Furthermore, calendula plants can be prepared as a tea which is one of its more traditional uses. Calendula tea is a gentle way to incorporate the healing properties of the flower into your daily schedule. This way it helps to soothe all of the tissues of the digestive tract while also calming the body down.
Benefits for inflammation in the body
Soothing and Healing
Possibly the most important and well-known properties of the Calendula herb is its anti-inflammatory action. These anti-inflammatory properties allow calendula oil to topically soothe inflamed skin and rashes of any kind. It both works to soothe and calm down the reaction on the skin as well as heal the skin so that this reaction does not continue to happen in the future.
In addition, these actions make this an incredible tool for healing tissues internally as well. Calendula has an affinity for the digestive tract. It helps to stimulate the digestive function decreasing stagnation and allowing food to move through our bodies. It also helps to support any of the digestive tissue along the way that is inflamed or compromised in any way. It can heal the tissue and tighten it up making it more resilient to stressors. At the same time, it can help to decrease pain by calming the tissues themselves. This can help it to relax the muscles and can be especially helpful in digestive cramping or period cramping.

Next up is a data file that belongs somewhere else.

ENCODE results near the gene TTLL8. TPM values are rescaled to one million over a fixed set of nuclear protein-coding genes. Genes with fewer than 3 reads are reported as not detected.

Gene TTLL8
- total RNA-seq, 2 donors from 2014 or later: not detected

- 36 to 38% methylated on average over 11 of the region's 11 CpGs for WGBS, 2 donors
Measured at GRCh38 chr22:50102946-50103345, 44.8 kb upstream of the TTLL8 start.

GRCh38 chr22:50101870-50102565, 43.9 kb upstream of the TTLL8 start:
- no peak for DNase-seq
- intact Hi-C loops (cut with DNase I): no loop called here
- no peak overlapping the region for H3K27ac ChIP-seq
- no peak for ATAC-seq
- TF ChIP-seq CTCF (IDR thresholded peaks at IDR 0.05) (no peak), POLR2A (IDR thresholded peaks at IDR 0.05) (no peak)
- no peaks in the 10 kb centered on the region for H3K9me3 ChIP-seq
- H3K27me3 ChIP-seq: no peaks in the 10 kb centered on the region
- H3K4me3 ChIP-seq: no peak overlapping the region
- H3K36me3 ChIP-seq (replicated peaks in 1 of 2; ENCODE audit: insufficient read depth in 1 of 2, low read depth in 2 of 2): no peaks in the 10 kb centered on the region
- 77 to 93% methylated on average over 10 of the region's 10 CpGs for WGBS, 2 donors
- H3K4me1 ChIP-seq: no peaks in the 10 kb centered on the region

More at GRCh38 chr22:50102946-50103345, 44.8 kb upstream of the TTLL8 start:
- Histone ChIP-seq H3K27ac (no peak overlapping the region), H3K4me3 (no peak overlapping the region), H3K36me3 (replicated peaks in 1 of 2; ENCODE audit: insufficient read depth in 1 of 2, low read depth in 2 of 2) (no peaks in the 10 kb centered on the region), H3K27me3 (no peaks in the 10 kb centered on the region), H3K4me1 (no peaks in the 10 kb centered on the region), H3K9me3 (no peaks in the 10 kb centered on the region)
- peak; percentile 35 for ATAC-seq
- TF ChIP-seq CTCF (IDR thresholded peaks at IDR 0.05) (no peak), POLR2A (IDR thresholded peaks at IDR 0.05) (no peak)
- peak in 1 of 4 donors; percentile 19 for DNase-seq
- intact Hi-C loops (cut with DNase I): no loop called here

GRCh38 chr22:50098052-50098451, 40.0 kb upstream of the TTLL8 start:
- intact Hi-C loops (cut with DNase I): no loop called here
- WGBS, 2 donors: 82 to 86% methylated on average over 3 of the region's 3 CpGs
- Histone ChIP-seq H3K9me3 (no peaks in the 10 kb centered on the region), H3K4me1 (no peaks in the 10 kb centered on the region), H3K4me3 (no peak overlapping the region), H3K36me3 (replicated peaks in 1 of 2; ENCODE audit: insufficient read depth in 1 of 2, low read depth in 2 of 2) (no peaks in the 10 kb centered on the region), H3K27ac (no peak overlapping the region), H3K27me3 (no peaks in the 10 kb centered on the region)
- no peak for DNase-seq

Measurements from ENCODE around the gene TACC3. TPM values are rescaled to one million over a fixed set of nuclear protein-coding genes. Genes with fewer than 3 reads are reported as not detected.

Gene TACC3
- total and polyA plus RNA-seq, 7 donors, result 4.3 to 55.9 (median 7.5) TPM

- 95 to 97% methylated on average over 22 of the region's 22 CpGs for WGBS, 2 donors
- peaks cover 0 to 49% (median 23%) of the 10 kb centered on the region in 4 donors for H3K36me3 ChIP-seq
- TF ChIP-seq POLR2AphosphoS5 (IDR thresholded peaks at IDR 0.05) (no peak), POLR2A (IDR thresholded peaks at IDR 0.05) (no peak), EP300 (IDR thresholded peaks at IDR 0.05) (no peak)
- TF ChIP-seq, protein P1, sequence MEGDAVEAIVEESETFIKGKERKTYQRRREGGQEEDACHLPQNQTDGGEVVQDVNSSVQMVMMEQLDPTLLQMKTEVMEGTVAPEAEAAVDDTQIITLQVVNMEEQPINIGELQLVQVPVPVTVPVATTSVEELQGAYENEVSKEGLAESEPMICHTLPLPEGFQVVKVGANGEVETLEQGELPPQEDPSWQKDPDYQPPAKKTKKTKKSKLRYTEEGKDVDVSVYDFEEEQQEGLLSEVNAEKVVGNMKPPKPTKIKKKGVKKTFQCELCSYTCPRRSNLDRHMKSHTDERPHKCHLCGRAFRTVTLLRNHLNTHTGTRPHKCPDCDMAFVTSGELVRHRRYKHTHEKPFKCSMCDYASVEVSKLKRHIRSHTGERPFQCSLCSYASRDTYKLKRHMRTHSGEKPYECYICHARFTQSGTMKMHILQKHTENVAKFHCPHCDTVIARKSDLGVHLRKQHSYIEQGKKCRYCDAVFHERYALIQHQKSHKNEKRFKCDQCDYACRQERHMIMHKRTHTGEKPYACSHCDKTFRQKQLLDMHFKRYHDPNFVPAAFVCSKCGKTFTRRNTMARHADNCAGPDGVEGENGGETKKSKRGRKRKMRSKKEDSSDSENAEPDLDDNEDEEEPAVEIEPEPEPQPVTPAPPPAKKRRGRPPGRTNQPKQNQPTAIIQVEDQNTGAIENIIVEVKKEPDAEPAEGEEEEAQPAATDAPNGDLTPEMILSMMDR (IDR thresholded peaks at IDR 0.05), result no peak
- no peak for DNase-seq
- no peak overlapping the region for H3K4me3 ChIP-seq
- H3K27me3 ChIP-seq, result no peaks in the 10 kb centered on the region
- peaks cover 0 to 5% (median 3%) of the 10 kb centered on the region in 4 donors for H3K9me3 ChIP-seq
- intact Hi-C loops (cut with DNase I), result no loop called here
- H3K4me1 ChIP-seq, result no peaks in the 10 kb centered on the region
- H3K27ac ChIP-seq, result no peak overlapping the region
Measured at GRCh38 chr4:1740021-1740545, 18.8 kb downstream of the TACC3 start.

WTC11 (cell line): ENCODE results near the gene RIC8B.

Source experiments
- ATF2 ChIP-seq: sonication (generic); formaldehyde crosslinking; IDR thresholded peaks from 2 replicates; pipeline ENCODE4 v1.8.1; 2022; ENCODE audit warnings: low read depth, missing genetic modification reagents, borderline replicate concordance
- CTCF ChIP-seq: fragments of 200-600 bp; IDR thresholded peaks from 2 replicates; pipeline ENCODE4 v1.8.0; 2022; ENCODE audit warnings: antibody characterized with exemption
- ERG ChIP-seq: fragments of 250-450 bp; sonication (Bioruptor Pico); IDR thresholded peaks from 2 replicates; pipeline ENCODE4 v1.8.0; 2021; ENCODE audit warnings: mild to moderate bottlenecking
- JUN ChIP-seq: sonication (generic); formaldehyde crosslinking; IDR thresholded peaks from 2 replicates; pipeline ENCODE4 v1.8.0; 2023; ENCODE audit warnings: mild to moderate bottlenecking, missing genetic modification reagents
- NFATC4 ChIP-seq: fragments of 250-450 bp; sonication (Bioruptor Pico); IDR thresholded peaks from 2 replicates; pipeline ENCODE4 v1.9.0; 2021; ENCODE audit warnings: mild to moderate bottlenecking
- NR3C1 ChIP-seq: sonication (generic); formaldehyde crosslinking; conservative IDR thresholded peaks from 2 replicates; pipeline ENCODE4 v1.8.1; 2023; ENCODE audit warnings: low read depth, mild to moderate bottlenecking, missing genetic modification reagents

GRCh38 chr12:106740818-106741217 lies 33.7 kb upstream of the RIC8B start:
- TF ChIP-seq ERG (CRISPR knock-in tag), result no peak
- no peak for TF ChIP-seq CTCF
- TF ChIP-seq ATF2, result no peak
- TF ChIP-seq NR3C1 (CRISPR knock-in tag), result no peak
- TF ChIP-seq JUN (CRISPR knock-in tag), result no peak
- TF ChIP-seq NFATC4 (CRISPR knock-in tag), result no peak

Overall this herb is one that works to soothe the entire body from an internal and external place.
Caution should be taken when using calendula over deep wounds as it is so efficient at healing that it could theoretically heal the outer layers of skin before the inner layers. Those with an allergy to the Asteraceae family including daisies and daisy-like plants should avoid using calendula in any capacity as it could elicit an allergic reaction.
To make a tea that soothes internal mucous membranes, add calendula flowers to water in a ratio of a tablespoon of fresh or two teaspoons of dried flowers to a cup of water. Bring to a boil and simmer or allow to steep for 10 minutes.